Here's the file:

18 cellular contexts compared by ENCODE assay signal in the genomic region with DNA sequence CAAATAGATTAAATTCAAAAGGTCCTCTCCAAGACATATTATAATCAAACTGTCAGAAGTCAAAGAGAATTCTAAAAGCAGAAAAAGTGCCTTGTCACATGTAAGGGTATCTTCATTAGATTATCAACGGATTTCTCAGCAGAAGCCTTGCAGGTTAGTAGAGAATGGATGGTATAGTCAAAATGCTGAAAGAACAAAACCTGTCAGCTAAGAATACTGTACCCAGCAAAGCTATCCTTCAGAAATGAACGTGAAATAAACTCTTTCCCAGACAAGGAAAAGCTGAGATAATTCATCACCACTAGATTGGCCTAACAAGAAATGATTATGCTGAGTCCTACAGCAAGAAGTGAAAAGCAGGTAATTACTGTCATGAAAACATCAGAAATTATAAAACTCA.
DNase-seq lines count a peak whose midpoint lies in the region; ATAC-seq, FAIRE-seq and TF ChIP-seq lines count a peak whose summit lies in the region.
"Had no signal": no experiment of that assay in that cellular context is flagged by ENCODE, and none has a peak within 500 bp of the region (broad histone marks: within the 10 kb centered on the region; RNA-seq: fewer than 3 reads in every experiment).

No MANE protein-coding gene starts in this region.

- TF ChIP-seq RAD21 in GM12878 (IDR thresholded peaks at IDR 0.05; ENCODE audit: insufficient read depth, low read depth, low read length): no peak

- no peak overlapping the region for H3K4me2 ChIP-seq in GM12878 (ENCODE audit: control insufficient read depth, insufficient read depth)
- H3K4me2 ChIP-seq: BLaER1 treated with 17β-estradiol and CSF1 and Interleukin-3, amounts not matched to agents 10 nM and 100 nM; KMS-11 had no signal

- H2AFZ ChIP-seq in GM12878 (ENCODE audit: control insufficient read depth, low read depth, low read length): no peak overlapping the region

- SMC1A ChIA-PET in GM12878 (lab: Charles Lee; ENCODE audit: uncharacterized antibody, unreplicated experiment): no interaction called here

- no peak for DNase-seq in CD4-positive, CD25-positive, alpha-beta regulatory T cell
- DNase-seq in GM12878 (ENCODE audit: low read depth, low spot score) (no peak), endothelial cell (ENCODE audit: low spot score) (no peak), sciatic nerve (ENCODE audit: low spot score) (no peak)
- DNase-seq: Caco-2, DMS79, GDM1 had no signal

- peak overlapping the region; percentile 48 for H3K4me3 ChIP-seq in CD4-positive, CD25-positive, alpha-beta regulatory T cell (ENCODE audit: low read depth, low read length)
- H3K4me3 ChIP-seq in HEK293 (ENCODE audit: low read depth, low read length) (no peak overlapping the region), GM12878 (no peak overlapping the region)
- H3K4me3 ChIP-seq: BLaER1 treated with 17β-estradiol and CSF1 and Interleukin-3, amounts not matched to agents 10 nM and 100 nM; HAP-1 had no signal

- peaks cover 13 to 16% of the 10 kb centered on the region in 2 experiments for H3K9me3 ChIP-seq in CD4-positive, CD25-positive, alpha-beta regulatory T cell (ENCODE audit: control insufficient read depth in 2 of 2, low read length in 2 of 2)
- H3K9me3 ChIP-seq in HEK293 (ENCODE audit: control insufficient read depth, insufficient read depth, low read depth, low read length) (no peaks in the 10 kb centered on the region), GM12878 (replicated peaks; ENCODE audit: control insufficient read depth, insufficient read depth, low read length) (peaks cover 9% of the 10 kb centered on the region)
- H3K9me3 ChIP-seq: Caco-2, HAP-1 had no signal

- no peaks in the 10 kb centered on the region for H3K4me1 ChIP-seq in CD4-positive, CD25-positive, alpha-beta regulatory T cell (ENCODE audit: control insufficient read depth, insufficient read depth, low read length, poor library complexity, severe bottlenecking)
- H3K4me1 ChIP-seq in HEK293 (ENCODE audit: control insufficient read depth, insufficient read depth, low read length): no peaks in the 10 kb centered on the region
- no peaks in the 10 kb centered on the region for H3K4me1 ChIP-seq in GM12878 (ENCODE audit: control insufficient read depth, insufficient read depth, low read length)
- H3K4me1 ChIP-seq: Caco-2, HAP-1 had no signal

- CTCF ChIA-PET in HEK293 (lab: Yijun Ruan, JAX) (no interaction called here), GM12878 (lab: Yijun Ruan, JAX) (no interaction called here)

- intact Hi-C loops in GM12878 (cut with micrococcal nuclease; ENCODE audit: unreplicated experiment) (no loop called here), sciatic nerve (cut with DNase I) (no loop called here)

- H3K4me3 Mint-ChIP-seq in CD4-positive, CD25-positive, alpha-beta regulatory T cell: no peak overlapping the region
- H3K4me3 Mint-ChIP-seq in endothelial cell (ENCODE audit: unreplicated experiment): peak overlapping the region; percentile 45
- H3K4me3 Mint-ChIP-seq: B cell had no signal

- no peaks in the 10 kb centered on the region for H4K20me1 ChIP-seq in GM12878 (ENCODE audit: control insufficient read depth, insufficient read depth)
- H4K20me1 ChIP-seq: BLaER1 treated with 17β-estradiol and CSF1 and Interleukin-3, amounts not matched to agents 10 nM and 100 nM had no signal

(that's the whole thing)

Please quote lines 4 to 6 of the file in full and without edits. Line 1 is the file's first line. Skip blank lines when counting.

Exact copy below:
No MANE protein-coding gene starts in this region.

- TF ChIP-seq RAD21 in GM12878 (IDR thresholded peaks at IDR 0.05; ENCODE audit: insufficient read depth, low read depth, low read length): no peak

- no peak overlapping the region for H3K4me2 ChIP-seq in GM12878 (ENCODE audit: control insufficient read depth, insufficient read depth)